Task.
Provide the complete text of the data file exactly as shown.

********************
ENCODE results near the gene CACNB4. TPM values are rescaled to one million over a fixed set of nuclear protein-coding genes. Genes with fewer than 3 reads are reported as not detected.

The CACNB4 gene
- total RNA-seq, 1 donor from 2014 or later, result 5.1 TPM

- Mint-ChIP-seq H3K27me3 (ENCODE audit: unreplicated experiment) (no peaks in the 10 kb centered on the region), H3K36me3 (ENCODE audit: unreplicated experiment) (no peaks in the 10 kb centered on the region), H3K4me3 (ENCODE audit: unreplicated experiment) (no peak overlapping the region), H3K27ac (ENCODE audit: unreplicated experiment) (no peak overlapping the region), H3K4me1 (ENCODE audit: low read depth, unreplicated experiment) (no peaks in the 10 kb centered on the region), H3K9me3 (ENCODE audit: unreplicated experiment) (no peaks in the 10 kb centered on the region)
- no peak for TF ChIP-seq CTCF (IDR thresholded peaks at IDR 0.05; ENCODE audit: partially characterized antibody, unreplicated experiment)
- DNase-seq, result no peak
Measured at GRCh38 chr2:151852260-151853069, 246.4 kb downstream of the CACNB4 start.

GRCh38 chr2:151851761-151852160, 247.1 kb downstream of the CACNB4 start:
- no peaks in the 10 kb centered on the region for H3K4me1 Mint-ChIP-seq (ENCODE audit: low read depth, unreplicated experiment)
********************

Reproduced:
ENCODE results near the gene CACNB4. TPM values are rescaled to one million over a fixed set of nuclear protein-coding genes. Genes with fewer than 3 reads are reported as not detected.

The CACNB4 gene
- total RNA-seq, 1 donor from 2014 or later, result 5.1 TPM

- Mint-ChIP-seq H3K27me3 (ENCODE audit: unreplicated experiment) (no peaks in the 10 kb centered on the region), H3K36me3 (ENCODE audit: unreplicated experiment) (no peaks in the 10 kb centered on the region), H3K4me3 (ENCODE audit: unreplicated experiment) (no peak overlapping the region), H3K27ac (ENCODE audit: unreplicated experiment) (no peak overlapping the region), H3K4me1 (ENCODE audit: low read depth, unreplicated experiment) (no peaks in the 10 kb centered on the region), H3K9me3 (ENCODE audit: unreplicated experiment) (no peaks in the 10 kb centered on the region)
- no peak for TF ChIP-seq CTCF (IDR thresholded peaks at IDR 0.05; ENCODE audit: partially characterized antibody, unreplicated experiment)
- DNase-seq, result no peak
Measured at GRCh38 chr2:151852260-151853069, 246.4 kb downstream of the CACNB4 start.

GRCh38 chr2:151851761-151852160, 247.1 kb downstream of the CACNB4 start:
- no peaks in the 10 kb centered on the region for H3K4me1 Mint-ChIP-seq (ENCODE audit: low read depth, unreplicated experiment)